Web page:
HomeCommentComment: Torture has gone on for far too long

Eating Out with Dusty Miller: March to the mountains…

THE ruling by the High Court which threw out the evidence of main state witness Peter Michael Hitschmann in the treason trial of Roy Bennett on Monday has once again brought to the fore the issue of torture of of people in custody.

High Court Judge Chinembiri Bhunu ruled that the evidence which the prosecution sought to use to convict Bennett was extracted under duress and therefore inadmissible.

The latest confirmation of torture falls into a familiar pattern in which the courts have at all levels found the state to be culpable in the torture of suspects.

Court records are now replete with examples of egregious excesses by security agents who use torture as a weapon of choice against perceived enemies of the state and common criminals to extract evidence.

The torture of Hitschmann occurred four years ago when he was arrested and charged with banditry. His description in court last week of the degrading treatment he was subjected to in custody mirrors the horrors of Jestina Mukoko and other human rights activists who were detained and tortured while in custody. Mukoko has since filed a US$500 000 lawsuit for “illegal abduction, disappearance and torture at the hands of state players”.

The torture saga has become a consistent tale, from the detention and torture of journalists Ray Choto and Mark Chavunduka in 1999 to the most recent case of the alleged abduction and subsequent torture of MDC’s transport manager Pascal Gwezere at the end of last year.

The sad part of all this is that torture and detention have become part of the governance system in this country. This has been a weapon of choice for the repressive Zanu PF regime and lately, it has been happening under the watch of the inclusive government.

The MDC-T which has been a victim of this archaic form of repression has a role to speak out strongly against it. The closest the party has come to condemning torture was in April last year when the party’s Giles Mutsekwa, who is Home Affairs co-minister, spoke about the cowardly act.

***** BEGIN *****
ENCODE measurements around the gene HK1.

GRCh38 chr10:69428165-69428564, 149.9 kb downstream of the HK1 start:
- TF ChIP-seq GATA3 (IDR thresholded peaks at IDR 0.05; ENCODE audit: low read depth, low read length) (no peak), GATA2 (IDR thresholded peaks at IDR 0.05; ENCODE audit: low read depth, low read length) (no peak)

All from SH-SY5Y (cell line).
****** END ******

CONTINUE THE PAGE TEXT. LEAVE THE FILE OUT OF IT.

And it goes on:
“I know how painful and evil it is as I have in the past gone through that. It is deplorable and it should never happen,” he said.

Mutsekwa said then that there were three state security organs involved in the abduction of innocent people who they pick-up, detain for torture, then surrender at a police station for them to be brought to court.

“What we really need to do is to come up with a new Constitution. We have three centres of power that govern the operations of the police. President Robert Mugabe and the Attorney-General can order police officers to effect an investigation and arrest without the co-ministers of Home Affairs knowing,” he said.

Constitutional changes to ensure unprofessional hands do not interfere with the functions of the police is a solution but the most obvious short-term way forward is for known torturers occupying senior positions in the state security apparatus to be brought before the courts and punished.

These individuals are known and their acts of impunity stem from the fact that they are insulated from prosecution by a repressive system.

Ironically, those sanctioning torture are our so-called liberators. A number of them were victims of torture during the liberation struggle but they now preside over a government which stands accused –– and has dismally failed to make a plausible denial –– of using torture as an instrument of state policy. 

Their victims since 1980 are many. Most of them were arrested, detained and tortured on all sorts of baseless allegations, which is why they were acquitted by the courts.

The damage inflicted on them physically and psychologically would however have been severe and at times life-threatening. Heroes of Zimbabwe’s liberation struggle such as Joshua Nkomo, Dumiso Dabengwa, Lookout Masuku, Welshman Mabhena, Edward Ndlovu, Kembo Mohadi and many others were subject to physical and psychological torture during the 1980s on allegations similar to those faced by Mukoko, Gwezere and Hitschmann.

There is all the evidence that our government has never hesitated to sanction torture but this has gone on for far too long. Now is the time to make loud calls for that to be reversed.

We cannot continue to live with torture. We cannot continue to just celebrate the release from detention or acquittal of tortured suspects and not call for torturers to be tried and punished. Why has the Commissioner-General not lifted a finger in this regard? Why does the UN continue to overlook this abuse when funding the deployment of police officers to world hotspots?

Torture remains an international crime and a violation of important international instruments, chief among them the UN Convention Against Torture, adopted by the General Assembly in 1984.

President Mugabe and his henchmen have been trying to position themselves as victims of an international conspiracy hatched from Western capitals. Far from it.

Mugabe and his lieutenants have invited international condemnation by failure to deal decisively with torture. What they do not see is how bad they look every time the state is exposed for torturing suspects. There is no better advertisement of their credentials as human rights violators than this. So long as they carry on with impunity Zimbabwe will be regarded as a rogue state.


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